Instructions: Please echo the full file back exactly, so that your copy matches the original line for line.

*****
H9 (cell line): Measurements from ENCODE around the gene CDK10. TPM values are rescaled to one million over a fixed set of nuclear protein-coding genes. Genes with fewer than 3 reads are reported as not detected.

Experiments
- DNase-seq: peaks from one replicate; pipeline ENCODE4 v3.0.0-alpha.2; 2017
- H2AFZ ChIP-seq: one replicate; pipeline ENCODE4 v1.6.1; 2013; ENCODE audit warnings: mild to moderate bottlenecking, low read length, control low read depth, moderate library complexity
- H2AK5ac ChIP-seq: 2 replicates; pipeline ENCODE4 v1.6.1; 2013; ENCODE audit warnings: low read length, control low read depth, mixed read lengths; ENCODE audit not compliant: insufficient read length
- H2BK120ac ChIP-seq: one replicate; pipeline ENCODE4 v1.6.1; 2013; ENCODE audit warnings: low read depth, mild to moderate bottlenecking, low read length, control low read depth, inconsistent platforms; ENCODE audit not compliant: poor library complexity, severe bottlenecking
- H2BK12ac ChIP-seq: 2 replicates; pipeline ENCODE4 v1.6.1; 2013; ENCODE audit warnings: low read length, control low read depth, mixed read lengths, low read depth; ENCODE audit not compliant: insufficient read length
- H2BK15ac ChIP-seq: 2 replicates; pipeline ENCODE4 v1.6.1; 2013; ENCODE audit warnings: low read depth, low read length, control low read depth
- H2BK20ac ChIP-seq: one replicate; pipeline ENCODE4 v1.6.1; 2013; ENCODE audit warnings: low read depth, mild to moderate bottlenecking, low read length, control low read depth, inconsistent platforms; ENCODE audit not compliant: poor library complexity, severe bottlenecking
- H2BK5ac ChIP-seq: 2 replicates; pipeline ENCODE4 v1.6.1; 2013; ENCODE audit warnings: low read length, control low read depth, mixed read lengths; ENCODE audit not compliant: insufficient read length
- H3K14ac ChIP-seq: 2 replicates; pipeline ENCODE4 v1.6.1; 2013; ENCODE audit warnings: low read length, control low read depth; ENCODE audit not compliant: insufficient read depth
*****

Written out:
H9 (cell line): Measurements from ENCODE around the gene CDK10. TPM values are rescaled to one million over a fixed set of nuclear protein-coding genes. Genes with fewer than 3 reads are reported as not detected.

Experiments
- DNase-seq: peaks from one replicate; pipeline ENCODE4 v3.0.0-alpha.2; 2017
- H2AFZ ChIP-seq: one replicate; pipeline ENCODE4 v1.6.1; 2013; ENCODE audit warnings: mild to moderate bottlenecking, low read length, control low read depth, moderate library complexity
- H2AK5ac ChIP-seq: 2 replicates; pipeline ENCODE4 v1.6.1; 2013; ENCODE audit warnings: low read length, control low read depth, mixed read lengths; ENCODE audit not compliant: insufficient read length
- H2BK120ac ChIP-seq: one replicate; pipeline ENCODE4 v1.6.1; 2013; ENCODE audit warnings: low read depth, mild to moderate bottlenecking, low read length, control low read depth, inconsistent platforms; ENCODE audit not compliant: poor library complexity, severe bottlenecking
- H2BK12ac ChIP-seq: 2 replicates; pipeline ENCODE4 v1.6.1; 2013; ENCODE audit warnings: low read length, control low read depth, mixed read lengths, low read depth; ENCODE audit not compliant: insufficient read length
- H2BK15ac ChIP-seq: 2 replicates; pipeline ENCODE4 v1.6.1; 2013; ENCODE audit warnings: low read depth, low read length, control low read depth
- H2BK20ac ChIP-seq: one replicate; pipeline ENCODE4 v1.6.1; 2013; ENCODE audit warnings: low read depth, mild to moderate bottlenecking, low read length, control low read depth, inconsistent platforms; ENCODE audit not compliant: poor library complexity, severe bottlenecking
- H2BK5ac ChIP-seq: 2 replicates; pipeline ENCODE4 v1.6.1; 2013; ENCODE audit warnings: low read length, control low read depth, mixed read lengths; ENCODE audit not compliant: insufficient read length
- H3K14ac ChIP-seq: 2 replicates; pipeline ENCODE4 v1.6.1; 2013; ENCODE audit warnings: low read length, control low read depth; ENCODE audit not compliant: insufficient read depth